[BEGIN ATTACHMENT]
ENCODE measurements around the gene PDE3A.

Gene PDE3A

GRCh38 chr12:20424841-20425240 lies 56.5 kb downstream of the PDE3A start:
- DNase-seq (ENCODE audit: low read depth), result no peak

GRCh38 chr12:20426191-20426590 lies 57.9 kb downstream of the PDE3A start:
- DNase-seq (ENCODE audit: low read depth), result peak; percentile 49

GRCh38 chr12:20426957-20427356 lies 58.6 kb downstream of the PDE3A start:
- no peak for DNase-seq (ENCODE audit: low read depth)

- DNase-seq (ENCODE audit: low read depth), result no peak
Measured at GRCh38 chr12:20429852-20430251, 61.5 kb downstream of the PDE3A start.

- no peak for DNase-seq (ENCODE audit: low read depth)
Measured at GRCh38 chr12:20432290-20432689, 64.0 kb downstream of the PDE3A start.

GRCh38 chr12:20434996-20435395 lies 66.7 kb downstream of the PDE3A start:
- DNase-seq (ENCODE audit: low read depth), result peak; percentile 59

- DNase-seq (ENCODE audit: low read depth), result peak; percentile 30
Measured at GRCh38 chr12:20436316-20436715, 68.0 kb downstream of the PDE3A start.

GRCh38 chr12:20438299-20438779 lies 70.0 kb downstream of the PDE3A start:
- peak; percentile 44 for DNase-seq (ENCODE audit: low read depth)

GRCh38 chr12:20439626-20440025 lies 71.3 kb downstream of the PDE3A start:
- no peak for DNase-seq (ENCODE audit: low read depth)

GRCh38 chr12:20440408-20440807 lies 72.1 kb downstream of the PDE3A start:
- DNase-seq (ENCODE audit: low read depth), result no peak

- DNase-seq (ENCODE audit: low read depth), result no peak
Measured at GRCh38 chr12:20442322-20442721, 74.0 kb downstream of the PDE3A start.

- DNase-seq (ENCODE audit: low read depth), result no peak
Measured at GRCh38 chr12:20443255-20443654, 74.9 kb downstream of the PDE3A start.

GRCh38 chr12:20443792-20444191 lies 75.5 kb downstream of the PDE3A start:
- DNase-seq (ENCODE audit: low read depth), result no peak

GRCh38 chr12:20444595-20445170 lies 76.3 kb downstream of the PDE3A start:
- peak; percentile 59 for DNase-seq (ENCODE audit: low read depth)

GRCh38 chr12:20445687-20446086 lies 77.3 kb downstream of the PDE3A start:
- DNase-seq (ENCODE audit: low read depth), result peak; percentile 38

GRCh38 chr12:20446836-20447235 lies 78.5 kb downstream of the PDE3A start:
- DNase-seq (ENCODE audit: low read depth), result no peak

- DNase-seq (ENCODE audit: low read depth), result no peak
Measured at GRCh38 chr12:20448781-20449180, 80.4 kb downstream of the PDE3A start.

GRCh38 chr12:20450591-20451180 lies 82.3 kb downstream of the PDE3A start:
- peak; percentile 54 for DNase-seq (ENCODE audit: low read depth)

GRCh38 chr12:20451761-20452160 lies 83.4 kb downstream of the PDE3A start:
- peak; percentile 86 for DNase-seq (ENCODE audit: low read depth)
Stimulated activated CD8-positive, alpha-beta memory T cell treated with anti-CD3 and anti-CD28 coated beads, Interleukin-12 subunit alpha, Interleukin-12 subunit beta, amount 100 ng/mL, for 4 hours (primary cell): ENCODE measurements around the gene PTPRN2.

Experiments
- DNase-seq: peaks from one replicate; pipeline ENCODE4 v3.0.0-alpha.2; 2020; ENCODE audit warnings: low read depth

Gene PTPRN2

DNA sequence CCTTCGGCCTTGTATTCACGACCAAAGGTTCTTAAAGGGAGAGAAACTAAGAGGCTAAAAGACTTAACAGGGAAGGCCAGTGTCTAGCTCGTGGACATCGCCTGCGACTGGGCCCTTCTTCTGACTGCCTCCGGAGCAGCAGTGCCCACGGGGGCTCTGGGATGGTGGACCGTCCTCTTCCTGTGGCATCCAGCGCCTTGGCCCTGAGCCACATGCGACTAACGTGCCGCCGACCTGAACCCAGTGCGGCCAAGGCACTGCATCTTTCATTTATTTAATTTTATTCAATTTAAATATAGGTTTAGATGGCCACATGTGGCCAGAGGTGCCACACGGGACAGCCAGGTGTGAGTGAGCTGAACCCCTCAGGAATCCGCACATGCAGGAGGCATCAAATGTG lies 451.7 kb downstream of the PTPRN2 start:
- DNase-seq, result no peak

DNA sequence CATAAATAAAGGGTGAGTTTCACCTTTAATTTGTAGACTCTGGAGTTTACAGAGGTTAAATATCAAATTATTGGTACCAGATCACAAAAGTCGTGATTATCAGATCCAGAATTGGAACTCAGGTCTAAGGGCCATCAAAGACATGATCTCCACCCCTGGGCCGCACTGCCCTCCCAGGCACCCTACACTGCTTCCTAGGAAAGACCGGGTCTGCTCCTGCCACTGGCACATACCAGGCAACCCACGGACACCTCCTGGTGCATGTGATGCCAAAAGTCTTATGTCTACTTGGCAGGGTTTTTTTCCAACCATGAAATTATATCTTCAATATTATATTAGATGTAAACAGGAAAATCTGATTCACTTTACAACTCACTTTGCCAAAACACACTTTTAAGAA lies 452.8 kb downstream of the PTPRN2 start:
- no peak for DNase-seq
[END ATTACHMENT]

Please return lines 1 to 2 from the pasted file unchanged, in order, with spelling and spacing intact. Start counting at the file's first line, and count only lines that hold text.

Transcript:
ENCODE measurements around the gene PDE3A.

Gene PDE3A